A young historian retraces the phases of nineteenth-century Polish nationalism as it emigrated from the democratic, broad-minded ideals of the French Revolution early in the century to antisemitic authoritarianism by the century's end.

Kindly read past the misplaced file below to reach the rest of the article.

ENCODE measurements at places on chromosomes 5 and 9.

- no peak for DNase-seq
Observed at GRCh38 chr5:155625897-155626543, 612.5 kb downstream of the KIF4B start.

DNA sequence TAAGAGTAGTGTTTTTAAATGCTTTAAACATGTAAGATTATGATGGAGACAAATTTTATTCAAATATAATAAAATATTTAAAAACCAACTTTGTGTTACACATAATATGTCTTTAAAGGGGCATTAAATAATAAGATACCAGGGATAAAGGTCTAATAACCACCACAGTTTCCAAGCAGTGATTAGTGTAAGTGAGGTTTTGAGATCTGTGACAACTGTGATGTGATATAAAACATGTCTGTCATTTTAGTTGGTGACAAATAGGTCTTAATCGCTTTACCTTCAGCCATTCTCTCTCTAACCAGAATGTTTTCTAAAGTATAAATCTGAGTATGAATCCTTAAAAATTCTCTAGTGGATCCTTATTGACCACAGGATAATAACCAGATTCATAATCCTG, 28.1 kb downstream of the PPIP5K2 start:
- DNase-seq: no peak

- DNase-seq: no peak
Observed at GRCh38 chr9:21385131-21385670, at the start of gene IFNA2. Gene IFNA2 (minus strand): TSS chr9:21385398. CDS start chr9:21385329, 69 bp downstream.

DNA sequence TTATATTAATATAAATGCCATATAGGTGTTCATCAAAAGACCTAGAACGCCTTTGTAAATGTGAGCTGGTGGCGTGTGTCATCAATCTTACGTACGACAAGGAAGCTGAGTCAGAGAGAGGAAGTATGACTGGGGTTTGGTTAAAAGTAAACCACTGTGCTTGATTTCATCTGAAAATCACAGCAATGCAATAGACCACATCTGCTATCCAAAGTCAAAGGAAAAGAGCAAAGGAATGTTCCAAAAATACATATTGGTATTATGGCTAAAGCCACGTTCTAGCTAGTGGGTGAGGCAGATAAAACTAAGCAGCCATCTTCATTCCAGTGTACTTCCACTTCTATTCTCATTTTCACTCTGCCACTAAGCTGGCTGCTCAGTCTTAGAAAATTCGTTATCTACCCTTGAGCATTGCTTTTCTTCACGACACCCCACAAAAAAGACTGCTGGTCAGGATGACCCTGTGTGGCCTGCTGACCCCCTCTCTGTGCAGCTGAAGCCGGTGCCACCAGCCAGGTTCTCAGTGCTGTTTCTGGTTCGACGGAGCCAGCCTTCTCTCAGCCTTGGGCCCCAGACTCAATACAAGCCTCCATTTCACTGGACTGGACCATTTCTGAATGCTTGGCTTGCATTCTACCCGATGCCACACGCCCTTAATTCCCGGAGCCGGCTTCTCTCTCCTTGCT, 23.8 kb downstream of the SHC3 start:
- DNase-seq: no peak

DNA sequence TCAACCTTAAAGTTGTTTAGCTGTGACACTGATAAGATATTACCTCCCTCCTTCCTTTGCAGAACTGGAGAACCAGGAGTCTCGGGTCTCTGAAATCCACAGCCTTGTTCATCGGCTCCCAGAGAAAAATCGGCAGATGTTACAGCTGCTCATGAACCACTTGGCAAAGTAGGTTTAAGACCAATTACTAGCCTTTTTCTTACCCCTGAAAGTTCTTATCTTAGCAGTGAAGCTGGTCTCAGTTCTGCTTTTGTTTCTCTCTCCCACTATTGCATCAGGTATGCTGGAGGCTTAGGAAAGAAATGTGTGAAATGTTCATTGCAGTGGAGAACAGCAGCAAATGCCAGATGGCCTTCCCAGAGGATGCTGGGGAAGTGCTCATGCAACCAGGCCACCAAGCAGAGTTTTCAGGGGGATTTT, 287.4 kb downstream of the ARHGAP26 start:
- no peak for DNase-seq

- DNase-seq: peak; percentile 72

As Porter argues, intellectuals on the right became increasingly convinced that history would betray them unless they directed its course. As they struggled to come to terms with socioeconomic forces awakening the masses and rebelled against increased Russian cultural oppression in the wake of the 1863 revolution, they let slip their original democratic commitments and sought enemies in their drive toward national consciousness and social solidarity. But since out of the same earlier tradition a liberal, tolerant, and socialist version of nationalism evolved, the author admits that he cannot pin down the exact "causes" of this fork in the road. But by providing this rich intellectual history, he has usefully weighed in on the study of nationalism lately dominated by political scientists.
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